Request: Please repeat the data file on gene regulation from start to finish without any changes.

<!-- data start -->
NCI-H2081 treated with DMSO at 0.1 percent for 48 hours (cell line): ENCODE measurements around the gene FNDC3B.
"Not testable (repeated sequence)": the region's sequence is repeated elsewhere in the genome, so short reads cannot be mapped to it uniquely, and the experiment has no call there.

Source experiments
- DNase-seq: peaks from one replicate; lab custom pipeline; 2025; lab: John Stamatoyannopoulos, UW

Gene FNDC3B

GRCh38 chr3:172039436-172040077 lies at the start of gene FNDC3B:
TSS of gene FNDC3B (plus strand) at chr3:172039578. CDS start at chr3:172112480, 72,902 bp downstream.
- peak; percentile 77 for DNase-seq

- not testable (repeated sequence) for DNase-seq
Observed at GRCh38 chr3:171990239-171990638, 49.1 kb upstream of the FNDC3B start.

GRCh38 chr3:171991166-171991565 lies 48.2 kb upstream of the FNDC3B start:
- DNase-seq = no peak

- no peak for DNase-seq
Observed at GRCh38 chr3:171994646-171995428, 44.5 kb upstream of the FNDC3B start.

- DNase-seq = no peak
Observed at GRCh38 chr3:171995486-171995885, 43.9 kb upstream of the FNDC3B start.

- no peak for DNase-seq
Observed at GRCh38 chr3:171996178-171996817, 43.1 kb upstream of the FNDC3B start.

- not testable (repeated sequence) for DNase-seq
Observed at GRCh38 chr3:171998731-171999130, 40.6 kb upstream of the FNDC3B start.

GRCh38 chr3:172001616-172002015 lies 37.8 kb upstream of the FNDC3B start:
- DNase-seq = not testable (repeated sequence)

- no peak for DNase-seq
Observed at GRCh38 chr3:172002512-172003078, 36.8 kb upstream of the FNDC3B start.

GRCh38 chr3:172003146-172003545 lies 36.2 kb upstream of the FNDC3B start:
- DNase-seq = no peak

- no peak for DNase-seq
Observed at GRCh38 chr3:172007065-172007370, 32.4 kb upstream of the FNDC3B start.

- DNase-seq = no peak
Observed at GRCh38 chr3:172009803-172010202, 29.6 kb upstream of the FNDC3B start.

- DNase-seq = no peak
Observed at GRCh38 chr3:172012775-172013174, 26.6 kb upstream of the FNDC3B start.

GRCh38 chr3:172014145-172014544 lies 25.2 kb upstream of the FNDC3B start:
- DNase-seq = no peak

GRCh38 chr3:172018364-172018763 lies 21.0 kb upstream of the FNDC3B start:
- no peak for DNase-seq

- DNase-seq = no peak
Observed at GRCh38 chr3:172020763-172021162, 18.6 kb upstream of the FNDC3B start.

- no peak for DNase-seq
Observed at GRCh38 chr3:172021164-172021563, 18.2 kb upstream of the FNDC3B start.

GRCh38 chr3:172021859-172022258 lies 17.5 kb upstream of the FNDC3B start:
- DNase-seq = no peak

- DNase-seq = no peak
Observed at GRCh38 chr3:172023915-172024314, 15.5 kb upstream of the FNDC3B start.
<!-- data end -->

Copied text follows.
NCI-H2081 treated with DMSO at 0.1 percent for 48 hours (cell line): ENCODE measurements around the gene FNDC3B.
"Not testable (repeated sequence)": the region's sequence is repeated elsewhere in the genome, so short reads cannot be mapped to it uniquely, and the experiment has no call there.

Source experiments
- DNase-seq: peaks from one replicate; lab custom pipeline; 2025; lab: John Stamatoyannopoulos, UW

Gene FNDC3B

GRCh38 chr3:172039436-172040077 lies at the start of gene FNDC3B:
TSS of gene FNDC3B (plus strand) at chr3:172039578. CDS start at chr3:172112480, 72,902 bp downstream.
- peak; percentile 77 for DNase-seq

- not testable (repeated sequence) for DNase-seq
Observed at GRCh38 chr3:171990239-171990638, 49.1 kb upstream of the FNDC3B start.

GRCh38 chr3:171991166-171991565 lies 48.2 kb upstream of the FNDC3B start:
- DNase-seq = no peak

- no peak for DNase-seq
Observed at GRCh38 chr3:171994646-171995428, 44.5 kb upstream of the FNDC3B start.

- DNase-seq = no peak
Observed at GRCh38 chr3:171995486-171995885, 43.9 kb upstream of the FNDC3B start.

- no peak for DNase-seq
Observed at GRCh38 chr3:171996178-171996817, 43.1 kb upstream of the FNDC3B start.

- not testable (repeated sequence) for DNase-seq
Observed at GRCh38 chr3:171998731-171999130, 40.6 kb upstream of the FNDC3B start.

GRCh38 chr3:172001616-172002015 lies 37.8 kb upstream of the FNDC3B start:
- DNase-seq = not testable (repeated sequence)

- no peak for DNase-seq
Observed at GRCh38 chr3:172002512-172003078, 36.8 kb upstream of the FNDC3B start.

GRCh38 chr3:172003146-172003545 lies 36.2 kb upstream of the FNDC3B start:
- DNase-seq = no peak

- no peak for DNase-seq
Observed at GRCh38 chr3:172007065-172007370, 32.4 kb upstream of the FNDC3B start.

- DNase-seq = no peak
Observed at GRCh38 chr3:172009803-172010202, 29.6 kb upstream of the FNDC3B start.

- DNase-seq = no peak
Observed at GRCh38 chr3:172012775-172013174, 26.6 kb upstream of the FNDC3B start.

GRCh38 chr3:172014145-172014544 lies 25.2 kb upstream of the FNDC3B start:
- DNase-seq = no peak

GRCh38 chr3:172018364-172018763 lies 21.0 kb upstream of the FNDC3B start:
- no peak for DNase-seq

- DNase-seq = no peak
Observed at GRCh38 chr3:172020763-172021162, 18.6 kb upstream of the FNDC3B start.

- no peak for DNase-seq
Observed at GRCh38 chr3:172021164-172021563, 18.2 kb upstream of the FNDC3B start.

GRCh38 chr3:172021859-172022258 lies 17.5 kb upstream of the FNDC3B start:
- DNase-seq = no peak

- DNase-seq = no peak
Observed at GRCh38 chr3:172023915-172024314, 15.5 kb upstream of the FNDC3B start.